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Located on this page are artifacts from my time teaching 11th grade English at Everett High School.

As a refresher discussion at the beginning of the hour, I used a Jamboard to present my students with questions regarding themes, plots, and symbols used throughout The Odyssey. Originally I was going to have students just type answers to add using their laptops, but they were a little squirrely so I handed out markers to use the whiteboards instead. Students like using the whiteboards, anyway, and it gets more people actually participating when they don't like speaking in front of everyone. I wanted students to be thinking critically about some of these questions, as it was in preparation for a discussion post activity. Students had to take a position based on this prompt: "At the beginning of The Odyssey, it's said Odysseus suffered a lot on his long journey home. How much of his suffering was the result of his own choices and how much of it was beyond his control?" Then, students had to respond to their peers whether they agreed or disagreed with their stance and why. This lesson allowed students to collaborate with peers around them, and then take that interaction to the online discussion board where they can build on their writing and argument skills.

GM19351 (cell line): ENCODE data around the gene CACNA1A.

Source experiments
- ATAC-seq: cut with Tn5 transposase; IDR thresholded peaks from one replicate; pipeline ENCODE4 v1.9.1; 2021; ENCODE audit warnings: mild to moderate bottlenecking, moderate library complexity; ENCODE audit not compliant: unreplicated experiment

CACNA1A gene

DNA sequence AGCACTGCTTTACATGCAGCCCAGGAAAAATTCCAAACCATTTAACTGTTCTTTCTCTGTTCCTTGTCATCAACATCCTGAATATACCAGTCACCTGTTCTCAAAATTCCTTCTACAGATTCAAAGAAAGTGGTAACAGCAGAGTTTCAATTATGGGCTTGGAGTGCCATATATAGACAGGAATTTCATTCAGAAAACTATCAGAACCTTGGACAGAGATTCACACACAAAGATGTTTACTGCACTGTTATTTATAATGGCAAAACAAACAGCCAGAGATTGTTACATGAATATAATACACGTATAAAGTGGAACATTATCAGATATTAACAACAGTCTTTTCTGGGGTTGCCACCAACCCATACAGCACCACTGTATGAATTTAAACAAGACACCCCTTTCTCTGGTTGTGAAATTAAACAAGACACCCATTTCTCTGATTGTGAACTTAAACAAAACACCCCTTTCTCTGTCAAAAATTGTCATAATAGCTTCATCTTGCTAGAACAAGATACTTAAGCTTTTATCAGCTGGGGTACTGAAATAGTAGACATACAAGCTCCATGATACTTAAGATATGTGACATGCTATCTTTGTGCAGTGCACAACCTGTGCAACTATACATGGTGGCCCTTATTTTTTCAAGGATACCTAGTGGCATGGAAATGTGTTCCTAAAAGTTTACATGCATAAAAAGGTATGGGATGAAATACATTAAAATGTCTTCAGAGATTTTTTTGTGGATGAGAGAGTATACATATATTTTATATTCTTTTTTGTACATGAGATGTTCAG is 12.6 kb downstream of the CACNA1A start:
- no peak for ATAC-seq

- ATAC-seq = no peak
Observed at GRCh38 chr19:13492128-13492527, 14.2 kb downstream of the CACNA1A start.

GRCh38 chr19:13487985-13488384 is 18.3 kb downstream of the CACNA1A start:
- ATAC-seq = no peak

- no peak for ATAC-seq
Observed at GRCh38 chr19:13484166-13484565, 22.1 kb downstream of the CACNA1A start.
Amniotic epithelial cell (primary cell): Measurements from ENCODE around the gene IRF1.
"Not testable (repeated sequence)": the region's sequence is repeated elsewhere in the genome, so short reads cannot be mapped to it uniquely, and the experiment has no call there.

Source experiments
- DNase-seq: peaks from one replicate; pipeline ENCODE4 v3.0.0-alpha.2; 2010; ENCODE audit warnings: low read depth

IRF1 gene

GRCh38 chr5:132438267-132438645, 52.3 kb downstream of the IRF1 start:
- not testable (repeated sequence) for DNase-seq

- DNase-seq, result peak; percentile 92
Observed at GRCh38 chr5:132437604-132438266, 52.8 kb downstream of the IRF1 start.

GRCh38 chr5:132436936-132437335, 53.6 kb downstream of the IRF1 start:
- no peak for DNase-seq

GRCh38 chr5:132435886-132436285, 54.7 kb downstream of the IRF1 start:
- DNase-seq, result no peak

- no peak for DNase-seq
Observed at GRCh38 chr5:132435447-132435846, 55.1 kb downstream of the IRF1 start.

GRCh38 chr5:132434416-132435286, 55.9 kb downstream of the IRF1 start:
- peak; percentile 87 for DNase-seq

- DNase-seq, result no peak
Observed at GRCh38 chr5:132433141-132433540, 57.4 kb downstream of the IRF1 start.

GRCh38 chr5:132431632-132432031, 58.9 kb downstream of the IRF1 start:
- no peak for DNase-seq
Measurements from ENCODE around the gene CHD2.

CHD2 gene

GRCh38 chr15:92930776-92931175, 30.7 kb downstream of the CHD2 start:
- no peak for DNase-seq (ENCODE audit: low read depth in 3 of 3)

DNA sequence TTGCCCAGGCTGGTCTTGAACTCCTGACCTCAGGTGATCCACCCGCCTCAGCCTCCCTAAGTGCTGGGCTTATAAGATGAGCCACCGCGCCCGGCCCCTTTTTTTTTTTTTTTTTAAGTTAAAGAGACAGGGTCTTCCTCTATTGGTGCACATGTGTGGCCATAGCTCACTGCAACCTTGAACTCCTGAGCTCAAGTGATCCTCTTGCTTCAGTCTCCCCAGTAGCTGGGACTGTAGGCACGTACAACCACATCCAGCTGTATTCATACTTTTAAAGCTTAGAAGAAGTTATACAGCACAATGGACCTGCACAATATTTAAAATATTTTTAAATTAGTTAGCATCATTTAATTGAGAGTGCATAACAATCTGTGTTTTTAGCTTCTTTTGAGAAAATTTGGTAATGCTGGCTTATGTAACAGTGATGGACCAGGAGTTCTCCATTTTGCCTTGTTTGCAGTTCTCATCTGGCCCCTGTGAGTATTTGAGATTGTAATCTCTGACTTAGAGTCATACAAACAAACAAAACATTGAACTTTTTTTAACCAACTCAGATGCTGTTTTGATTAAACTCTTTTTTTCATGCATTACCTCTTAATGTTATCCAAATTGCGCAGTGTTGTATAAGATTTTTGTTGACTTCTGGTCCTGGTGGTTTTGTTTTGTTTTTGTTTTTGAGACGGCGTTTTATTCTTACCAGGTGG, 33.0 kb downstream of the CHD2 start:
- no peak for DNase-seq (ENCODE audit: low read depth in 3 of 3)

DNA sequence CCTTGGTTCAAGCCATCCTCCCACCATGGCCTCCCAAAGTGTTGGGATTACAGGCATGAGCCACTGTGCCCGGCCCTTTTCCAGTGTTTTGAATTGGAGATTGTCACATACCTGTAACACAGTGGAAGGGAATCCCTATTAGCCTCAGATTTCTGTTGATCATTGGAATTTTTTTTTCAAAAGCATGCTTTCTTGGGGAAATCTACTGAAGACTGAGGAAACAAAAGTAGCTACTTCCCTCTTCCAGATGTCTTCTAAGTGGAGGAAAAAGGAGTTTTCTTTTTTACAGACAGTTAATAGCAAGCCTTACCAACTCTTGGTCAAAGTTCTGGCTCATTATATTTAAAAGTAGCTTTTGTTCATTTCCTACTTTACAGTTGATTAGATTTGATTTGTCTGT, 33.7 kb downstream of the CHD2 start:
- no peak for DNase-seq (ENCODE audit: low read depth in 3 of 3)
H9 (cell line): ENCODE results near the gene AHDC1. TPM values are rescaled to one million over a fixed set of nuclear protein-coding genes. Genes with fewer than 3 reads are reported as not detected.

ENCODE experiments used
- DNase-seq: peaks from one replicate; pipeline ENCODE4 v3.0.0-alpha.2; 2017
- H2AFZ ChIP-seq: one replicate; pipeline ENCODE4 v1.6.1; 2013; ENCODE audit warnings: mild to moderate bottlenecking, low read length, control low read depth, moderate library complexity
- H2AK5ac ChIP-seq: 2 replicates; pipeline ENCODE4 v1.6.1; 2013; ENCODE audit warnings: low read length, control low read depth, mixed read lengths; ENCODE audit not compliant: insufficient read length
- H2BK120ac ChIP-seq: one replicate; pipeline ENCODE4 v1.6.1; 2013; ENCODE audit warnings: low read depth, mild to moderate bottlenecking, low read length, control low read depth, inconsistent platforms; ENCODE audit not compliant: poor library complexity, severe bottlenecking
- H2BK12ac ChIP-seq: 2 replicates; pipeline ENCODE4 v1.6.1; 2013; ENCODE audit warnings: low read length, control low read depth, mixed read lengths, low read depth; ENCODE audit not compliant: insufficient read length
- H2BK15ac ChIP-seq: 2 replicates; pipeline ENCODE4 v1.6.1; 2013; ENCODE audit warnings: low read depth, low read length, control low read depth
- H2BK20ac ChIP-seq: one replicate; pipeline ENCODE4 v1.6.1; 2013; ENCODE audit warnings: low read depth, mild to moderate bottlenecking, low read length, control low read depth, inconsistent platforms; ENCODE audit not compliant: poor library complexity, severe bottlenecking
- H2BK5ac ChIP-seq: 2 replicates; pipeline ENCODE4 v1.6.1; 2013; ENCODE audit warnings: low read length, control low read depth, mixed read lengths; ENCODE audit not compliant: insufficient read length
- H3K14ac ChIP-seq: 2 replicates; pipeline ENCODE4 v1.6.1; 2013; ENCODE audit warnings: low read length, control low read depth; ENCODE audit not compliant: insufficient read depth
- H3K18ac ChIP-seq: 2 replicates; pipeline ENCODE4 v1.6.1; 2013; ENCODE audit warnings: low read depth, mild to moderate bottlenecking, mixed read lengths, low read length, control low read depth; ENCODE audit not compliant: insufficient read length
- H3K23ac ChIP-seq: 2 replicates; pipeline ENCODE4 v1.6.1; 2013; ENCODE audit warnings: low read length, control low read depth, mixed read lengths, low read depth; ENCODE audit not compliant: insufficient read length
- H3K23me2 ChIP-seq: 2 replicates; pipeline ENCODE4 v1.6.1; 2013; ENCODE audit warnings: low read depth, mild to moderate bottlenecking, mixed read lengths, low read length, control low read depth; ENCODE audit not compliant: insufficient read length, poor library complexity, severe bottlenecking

As we started getting into the unit, I started ultilizing chapter reading guides for different books in The Odyssey. However, I noticed a vast difference between the answers students were turning in in terms of brevity and scope. While some students were technically true, they didn't take the time to explain/justify their answer like I assumed they would -- my bad! So, to remedy this, I took a question from one of the previous chapters and modelled the kind of answer structure I was wanting them to follow. We talked about what should go in each sentence, where to called back to evidence, and how to synthesize that information. 

Written Feedback 

For young writers, having good feedback from teachers is essential for their growth. When my students were writing their essays, I made sure that they received feedback (both from myself and my peers) at multiple stages in the process so they could keep making revisions until their final drafts were completed. Giving students individual feedback allows students to know exactly what they need to work on, as well as what they are doing well. This helps build confidence in young writers while still giving space for critiques, which is all necessary for student growth. Highlighting where students excel alongside where they can grow lets students know that mistakes are not meant to be the end of the world, but a part of the writing/growing/learning process that we all must learn how to deal with if we want to get better. 

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